Jeffrey Hanson

Kierkegaard and the Life of Faith: The Aesthetic, the Ethical and the Religious in Fear and Trembling,

Jeffrey Hanson, Kierkegaard and the Life of Faith: The Aesthetic, the Ethical and the Religious in Fear and Trembling, Indiana University Press, 2017, 245pp., $60.00 (hbk), ISBN 9780253024701.


Reviewed by Ada S. Jaarsma, Mount Royal University

Søren Kierkegaard’s writings, when taken as a coherent whole, asks interpreters to make sense of tensions between Kierkegaard’s pseudonymous authors. Pseudonyms might use the same term (“aesthetic,” for example, or “ethical”) but animate them from their own existential perspectives. An aesthete’s reflections on “the ethical,” for example, differ from an ethicist’s reflections, and it falls to the readers to resolve such discrepancies by anchoring interpretations in an overarching account of Kierkegaard’s project. In his lively exegetical treatment of Fear and Trembling, written by pseudonymous author Johannes de Silentio, Jeffrey Hanson offers an inventive anchor for securing such coherence: he looks to the commentary of a different pseudonym, Vigilius Haufniensis, as the key to unlocking the text’s insights in ways that align with Kierkegaard’s more religious writings.


What emerges is a Fear and Trembling that gestures towards Christian ethics. As he explains, Hanson’s ambition is to treat the book as a whole, including passages that are often overlooked, and to approach Silentio’s stories and vignettes as elements that illustrate the book’s overall argument: namely, that aesthetics and ethics are realms of existence that become transformed through the religious. Hanson lays out this thesis at the beginning of his book and proceeds, section by section, to close readings of Silentio’s text that forge connections to the other pseudonyms’ texts and to influential commentaries on Fear and Trembling. By reading Fear and Trembling through a footnote in Haufniensis’s The Concept of Anxiety, Hanson makes a compelling case for how Silentio’s text aligns with and advances the broader Kierkegaardian project, cast as oriented in particular to the Christian (or “second”) ethics of Kierkegaard’s direct writings. Hanson takes Silentio at his word when he admits to lacking the capacity to understand the meaning of faith or sin. This admission leads Hanson to look beyond the bounds of Fear and Trembling to The Concept of Anxiety for an account that more fully captures the significance of Silentio’s text.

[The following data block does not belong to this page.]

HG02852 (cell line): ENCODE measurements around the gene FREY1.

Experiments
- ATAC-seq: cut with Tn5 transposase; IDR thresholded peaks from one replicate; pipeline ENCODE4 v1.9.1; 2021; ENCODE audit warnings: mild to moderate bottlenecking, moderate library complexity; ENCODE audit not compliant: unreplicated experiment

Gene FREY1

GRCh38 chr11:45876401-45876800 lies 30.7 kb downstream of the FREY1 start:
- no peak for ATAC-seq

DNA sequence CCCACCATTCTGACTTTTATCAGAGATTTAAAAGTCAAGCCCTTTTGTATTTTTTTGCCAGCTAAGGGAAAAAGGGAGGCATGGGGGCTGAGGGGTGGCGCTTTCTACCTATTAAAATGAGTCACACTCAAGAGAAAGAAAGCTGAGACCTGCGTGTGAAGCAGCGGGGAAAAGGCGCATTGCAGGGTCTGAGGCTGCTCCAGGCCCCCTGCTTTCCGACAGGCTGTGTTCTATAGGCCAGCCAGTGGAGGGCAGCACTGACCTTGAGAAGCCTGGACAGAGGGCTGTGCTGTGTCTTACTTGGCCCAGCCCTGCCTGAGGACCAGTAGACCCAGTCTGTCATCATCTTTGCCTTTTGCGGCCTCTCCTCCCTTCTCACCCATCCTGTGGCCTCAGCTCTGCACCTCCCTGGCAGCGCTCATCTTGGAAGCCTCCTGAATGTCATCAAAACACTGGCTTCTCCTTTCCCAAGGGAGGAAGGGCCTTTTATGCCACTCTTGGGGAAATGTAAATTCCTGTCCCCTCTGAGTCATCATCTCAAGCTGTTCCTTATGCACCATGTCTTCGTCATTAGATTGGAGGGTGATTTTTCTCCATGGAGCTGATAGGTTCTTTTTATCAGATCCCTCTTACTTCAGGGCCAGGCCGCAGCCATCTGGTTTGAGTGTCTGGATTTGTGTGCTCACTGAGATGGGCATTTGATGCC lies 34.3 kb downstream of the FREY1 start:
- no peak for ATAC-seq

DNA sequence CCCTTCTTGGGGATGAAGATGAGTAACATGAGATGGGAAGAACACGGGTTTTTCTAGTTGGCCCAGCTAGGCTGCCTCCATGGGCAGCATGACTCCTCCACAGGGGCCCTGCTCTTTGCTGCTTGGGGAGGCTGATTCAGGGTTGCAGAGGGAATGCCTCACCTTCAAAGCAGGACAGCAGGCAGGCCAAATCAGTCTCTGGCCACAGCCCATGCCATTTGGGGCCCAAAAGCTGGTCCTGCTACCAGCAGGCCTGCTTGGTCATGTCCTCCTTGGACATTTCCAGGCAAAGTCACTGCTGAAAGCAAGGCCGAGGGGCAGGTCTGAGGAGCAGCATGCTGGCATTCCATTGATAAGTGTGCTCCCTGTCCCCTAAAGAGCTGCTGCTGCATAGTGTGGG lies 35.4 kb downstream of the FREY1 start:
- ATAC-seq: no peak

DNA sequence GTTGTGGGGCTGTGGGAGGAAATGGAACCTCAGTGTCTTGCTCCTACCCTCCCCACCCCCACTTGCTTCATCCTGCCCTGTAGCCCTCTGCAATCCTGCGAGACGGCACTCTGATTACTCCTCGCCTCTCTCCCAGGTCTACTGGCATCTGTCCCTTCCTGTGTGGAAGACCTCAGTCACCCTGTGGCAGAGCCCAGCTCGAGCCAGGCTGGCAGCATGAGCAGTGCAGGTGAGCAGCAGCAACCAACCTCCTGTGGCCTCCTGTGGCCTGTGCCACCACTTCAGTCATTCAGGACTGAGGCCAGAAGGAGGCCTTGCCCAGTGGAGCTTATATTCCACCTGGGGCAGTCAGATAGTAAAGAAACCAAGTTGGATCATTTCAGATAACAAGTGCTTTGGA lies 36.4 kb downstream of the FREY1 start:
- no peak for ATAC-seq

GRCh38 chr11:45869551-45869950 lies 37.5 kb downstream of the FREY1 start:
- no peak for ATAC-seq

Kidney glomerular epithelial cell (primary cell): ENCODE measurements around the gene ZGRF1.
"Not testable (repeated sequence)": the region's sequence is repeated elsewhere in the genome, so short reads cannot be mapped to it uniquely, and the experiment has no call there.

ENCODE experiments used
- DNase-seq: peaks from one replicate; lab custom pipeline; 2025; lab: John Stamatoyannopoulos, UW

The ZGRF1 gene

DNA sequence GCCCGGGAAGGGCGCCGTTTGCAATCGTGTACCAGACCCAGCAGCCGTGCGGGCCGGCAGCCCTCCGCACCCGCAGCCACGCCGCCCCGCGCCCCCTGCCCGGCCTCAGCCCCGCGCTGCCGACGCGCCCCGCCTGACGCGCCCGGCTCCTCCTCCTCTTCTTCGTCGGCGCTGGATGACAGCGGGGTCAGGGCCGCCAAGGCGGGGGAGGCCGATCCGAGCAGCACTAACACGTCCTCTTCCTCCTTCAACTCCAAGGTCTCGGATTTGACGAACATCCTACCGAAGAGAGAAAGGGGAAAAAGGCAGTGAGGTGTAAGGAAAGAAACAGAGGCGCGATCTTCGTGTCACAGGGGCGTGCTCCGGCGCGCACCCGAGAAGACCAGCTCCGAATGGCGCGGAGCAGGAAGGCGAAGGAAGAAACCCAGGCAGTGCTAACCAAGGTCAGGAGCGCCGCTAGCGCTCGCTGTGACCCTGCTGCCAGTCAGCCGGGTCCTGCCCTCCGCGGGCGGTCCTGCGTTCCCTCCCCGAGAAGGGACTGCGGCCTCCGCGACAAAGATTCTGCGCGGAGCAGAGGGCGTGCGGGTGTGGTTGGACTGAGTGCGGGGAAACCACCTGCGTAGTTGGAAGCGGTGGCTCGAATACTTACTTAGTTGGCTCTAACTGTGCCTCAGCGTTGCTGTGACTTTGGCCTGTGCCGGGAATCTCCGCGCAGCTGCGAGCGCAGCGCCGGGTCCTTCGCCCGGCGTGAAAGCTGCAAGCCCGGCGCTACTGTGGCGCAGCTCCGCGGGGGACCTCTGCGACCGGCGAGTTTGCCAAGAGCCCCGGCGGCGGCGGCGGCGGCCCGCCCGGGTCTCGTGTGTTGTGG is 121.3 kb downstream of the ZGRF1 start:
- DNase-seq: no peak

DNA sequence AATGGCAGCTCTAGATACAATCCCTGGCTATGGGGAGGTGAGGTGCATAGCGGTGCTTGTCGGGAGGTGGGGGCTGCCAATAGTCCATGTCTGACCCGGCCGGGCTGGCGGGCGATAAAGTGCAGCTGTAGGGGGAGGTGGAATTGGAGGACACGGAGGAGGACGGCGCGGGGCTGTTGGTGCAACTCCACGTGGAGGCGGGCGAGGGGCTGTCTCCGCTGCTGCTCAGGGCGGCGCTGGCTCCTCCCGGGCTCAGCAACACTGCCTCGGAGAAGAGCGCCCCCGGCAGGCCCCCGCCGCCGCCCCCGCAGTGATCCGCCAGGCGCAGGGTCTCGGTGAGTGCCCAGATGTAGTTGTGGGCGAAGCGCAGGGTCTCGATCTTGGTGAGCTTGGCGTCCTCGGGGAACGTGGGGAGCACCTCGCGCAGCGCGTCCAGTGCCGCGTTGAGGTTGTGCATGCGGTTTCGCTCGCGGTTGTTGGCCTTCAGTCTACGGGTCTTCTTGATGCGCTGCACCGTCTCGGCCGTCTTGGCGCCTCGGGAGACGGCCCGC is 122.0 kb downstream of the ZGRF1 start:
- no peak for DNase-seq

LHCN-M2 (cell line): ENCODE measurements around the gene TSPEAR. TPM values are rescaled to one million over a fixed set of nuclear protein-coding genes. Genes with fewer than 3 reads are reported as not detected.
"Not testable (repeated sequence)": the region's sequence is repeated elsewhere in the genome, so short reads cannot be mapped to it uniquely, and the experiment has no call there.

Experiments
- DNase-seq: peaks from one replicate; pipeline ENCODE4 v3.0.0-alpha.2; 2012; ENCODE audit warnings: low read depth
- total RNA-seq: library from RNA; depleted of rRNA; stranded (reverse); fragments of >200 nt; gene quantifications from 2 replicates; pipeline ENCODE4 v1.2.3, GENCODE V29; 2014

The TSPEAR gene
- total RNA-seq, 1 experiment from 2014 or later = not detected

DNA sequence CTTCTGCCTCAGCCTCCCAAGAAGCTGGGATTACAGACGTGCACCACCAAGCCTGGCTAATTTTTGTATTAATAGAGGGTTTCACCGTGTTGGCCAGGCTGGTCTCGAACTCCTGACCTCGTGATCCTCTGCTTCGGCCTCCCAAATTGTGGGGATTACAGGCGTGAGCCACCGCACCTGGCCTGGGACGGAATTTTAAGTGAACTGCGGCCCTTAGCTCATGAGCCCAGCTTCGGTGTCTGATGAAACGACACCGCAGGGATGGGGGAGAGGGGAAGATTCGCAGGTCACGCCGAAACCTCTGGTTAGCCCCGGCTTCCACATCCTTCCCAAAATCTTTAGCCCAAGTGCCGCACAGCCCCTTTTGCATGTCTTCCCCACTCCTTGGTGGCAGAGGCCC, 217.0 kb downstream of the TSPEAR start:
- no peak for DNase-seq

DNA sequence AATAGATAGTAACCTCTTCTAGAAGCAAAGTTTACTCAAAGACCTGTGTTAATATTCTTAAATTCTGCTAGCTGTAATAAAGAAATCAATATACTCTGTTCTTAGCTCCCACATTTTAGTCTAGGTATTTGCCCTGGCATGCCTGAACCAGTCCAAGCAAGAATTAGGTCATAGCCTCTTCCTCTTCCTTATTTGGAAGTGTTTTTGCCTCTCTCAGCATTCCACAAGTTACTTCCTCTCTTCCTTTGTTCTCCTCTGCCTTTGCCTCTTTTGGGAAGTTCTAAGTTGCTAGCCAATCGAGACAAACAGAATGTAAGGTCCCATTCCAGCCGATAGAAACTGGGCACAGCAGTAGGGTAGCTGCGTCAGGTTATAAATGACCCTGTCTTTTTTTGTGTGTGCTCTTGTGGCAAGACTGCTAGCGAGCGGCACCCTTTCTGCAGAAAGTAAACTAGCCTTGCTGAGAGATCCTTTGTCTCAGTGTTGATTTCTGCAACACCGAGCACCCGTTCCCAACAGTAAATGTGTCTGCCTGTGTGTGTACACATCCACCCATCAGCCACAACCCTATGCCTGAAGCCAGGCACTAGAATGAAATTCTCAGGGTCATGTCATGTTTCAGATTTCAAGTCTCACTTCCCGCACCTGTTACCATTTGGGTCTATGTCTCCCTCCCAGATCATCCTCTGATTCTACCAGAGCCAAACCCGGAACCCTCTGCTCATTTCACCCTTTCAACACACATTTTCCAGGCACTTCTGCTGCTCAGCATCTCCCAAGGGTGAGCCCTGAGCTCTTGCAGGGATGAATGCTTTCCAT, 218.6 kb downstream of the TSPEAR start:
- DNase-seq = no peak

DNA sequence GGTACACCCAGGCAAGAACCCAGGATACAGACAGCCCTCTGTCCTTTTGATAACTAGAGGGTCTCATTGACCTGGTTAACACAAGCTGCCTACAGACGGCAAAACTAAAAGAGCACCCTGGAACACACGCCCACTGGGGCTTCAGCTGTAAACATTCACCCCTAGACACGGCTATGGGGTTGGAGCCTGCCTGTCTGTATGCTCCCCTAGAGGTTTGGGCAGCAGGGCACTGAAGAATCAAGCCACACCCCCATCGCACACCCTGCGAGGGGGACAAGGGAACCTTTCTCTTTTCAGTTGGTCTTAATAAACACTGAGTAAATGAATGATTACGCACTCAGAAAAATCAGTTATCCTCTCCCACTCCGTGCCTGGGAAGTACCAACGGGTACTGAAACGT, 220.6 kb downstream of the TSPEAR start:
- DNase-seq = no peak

Here is the import of Fear and Trembling according to this footnote by Haufniensis:


In this book, the author [Silentio] several times allows the desired ideality of esthetics to be shipwrecked on the required ideality of ethics, in order through these collisions to bring to light the religious ideality as the ideality that precisely is the ideality of actuality, and therefore just as desirable as that of esthetics and not as impossible as the ideality of ethics (1981, 17n).


On Hanson’s reading, this footnote invokes the “second” or renewed ethics that emerges only through revelation, and he reads Fear and Trembling as a text that dramatizes this thesis. The “ideality” of aesthetics refers to storytelling conventions that will never capture our everyday experiences; the “ideality” of ethics, in turn, refers to moral perfection that we, as actors, will never achieve; these two realms of ideality are transformed through the work of “revealed” ethics. As Hanson puts it, where ethics “crushes without uplifting” (5) and where aesthetics lifts conventions above actual lived experience (7), the religious brings the ideal together with the actual (11).


In addition to his exegetical examination of Silentio’s text, Hanson is interested in more speculative questions about the implications of Fear and Trembling. As he explains in the introduction, “To speak of ethics as being shipwrecked on the rock of sin and repentance means that the careful expositor must be prepared to reinvent ethics on the basis of the destruction of the ethical ideal” (5). What’s innovative in this description of Fear and Trembling is the isomorphism that Hanson draws between the resignation of the ethical ideal and the resignation of the aesthetic ideal (12). This is a convincing way to make sense of the interpretative challenge that results from the pseudonyms’ differing relations to “the aesthetic,” “the ethical” and “the religious.” Hanson’s account is one that affirms a robust continuity between the various pseudonyms. If the aesthetic is also “resigned,” along analogical lines to the resignation of the “ethical,” then Fear and Trembling proffers insights that help deepen our understanding of Kierkegaard’s more “religious” writings. This is an interpretative leap in that it knits together the “second” or Christian ethics with Silentio’s musings.